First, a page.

Tragedies

In 1984, while still married to Pattie Boyd, Clapton began a year-long relationship with Yvonne Kelly. The two had a daughter, Ruth, in January 1985. Clapton and Kelly did not make any public announcement about the birth of their daughter, and she was not publicly revealed as his child until 1991. Boyd did not know of the existence of Ruth until 1991; she stated that "[what] cut deepest was that Eric had known about the child all along. While declaring undying love to me and pleading with me to go back to him, he had been paying Yvonne maintenance for the past six years."

Hurricane Hugo hit Montserrat in 1989 and this resulted in the closure of Sir George Martin and John Burgess's recording studio AIR Montserrat, where Kelly was Managing Director. Kelly and Ruth moved back to England, and the myth of Eric's secret daughter began as a result of newspaper articles published at the time. Clapton and Boyd divorced in 1989 following his affair with Italian model Lory Del Santo, who gave birth to their son Conor in August 1986. Boyd herself was never able to conceive children, despite attempts at in vitro fertilization. Their divorce was granted in 1989 on grounds of "infidelity and unreasonable behaviour."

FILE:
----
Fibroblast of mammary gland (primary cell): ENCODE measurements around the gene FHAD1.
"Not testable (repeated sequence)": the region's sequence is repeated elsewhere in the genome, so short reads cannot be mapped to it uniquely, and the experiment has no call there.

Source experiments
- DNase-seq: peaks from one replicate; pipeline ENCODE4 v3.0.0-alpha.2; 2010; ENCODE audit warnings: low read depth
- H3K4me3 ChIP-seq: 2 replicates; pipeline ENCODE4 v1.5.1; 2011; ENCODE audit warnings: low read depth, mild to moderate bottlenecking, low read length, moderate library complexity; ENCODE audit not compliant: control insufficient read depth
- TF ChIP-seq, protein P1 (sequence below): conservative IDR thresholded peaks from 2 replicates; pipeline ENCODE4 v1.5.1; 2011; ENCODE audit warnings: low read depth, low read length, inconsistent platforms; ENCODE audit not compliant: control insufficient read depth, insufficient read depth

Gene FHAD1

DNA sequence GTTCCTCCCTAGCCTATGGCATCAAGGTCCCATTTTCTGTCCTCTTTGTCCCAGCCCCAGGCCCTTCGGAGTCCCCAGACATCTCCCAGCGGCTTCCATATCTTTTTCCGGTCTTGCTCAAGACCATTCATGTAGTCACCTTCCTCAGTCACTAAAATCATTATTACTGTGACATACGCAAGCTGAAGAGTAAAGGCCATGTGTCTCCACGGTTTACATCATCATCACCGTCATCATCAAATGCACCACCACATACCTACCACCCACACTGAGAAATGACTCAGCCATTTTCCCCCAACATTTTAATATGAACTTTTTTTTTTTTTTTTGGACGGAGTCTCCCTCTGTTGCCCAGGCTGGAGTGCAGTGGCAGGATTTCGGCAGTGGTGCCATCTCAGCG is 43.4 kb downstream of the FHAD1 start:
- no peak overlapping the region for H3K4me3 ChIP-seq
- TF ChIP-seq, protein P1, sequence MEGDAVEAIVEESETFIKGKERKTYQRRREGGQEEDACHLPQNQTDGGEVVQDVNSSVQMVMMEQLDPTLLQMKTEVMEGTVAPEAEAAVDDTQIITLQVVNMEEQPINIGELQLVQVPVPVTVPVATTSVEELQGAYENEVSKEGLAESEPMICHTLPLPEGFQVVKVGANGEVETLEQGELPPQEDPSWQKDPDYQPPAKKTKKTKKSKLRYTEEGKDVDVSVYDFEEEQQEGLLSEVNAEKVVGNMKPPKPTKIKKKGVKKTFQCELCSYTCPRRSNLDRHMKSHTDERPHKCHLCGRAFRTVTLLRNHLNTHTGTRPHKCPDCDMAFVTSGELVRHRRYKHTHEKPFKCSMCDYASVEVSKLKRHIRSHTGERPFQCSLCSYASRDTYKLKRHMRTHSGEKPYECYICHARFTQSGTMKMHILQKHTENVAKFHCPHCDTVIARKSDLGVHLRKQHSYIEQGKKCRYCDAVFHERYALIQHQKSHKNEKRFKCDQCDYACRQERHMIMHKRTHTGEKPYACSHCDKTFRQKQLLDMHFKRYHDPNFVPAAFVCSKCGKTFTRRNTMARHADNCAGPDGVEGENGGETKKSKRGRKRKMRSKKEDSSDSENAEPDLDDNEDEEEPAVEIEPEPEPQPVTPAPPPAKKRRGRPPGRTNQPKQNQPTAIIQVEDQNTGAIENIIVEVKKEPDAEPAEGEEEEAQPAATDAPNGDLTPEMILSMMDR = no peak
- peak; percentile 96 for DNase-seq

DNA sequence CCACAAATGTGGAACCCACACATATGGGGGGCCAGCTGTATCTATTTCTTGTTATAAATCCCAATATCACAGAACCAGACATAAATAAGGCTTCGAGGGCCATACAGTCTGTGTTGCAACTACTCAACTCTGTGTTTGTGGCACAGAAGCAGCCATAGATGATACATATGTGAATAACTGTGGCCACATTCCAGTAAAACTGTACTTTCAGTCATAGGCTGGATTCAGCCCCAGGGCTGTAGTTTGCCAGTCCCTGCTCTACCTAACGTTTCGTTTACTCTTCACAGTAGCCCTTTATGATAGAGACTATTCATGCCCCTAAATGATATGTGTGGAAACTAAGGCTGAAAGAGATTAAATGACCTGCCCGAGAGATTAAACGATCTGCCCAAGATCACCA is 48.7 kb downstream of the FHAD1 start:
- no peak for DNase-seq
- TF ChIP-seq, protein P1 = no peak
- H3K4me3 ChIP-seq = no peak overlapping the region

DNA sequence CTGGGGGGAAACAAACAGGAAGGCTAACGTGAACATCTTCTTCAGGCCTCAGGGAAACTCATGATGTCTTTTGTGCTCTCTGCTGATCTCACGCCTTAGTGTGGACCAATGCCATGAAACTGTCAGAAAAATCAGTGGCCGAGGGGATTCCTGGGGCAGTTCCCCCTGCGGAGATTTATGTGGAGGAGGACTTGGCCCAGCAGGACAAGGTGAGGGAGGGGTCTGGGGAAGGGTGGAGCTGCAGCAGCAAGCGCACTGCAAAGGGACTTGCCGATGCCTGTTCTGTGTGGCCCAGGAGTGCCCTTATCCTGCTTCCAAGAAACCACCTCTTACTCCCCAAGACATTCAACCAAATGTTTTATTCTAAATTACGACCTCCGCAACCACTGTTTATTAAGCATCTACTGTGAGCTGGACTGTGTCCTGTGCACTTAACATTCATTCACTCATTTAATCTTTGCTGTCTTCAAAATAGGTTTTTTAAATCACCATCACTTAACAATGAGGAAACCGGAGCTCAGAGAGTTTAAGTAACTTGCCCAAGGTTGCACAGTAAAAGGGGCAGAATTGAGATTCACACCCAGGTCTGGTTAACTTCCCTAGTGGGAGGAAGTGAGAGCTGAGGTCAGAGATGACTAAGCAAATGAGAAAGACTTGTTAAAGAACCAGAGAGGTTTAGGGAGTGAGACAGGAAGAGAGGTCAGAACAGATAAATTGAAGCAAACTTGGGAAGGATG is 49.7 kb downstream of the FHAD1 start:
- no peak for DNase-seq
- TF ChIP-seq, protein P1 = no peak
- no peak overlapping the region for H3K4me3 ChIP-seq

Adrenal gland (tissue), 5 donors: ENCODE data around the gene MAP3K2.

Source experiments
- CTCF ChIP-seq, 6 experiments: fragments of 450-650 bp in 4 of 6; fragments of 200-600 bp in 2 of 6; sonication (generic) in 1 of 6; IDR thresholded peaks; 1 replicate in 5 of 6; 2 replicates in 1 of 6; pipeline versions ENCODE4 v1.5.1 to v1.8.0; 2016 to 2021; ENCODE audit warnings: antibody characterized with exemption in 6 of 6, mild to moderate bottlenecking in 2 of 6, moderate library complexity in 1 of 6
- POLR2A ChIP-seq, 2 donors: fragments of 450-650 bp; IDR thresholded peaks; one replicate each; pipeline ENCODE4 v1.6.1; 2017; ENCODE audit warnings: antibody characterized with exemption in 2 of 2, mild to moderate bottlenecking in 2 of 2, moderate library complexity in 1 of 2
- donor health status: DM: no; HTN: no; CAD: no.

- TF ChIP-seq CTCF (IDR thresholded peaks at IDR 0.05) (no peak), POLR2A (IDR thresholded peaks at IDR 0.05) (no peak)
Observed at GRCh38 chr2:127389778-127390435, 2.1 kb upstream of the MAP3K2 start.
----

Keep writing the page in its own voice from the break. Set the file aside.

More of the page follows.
The early 1990s saw tragedy enter Clapton's life again. On 27 August 1990, fellow guitarist Stevie Ray Vaughan, who was touring with Clapton, and two members of their road crew were killed in a helicopter crash between concerts. Then, on March 20 1991, Conor, who was four years of age, died when he fell from the 53rd-story window of his mother's friend's New York City apartment, landing on the roof of an adjacent four-story building. Clapton's grief was expressed in the song "Tears in Heaven" (on the soundtrack to the 1991 movie Rush) and "Circus", which was co-written by Will Jennings. He received a total of six Grammys that year for the single "Tears in Heaven" and the Unplugged album.

1990s and 2000s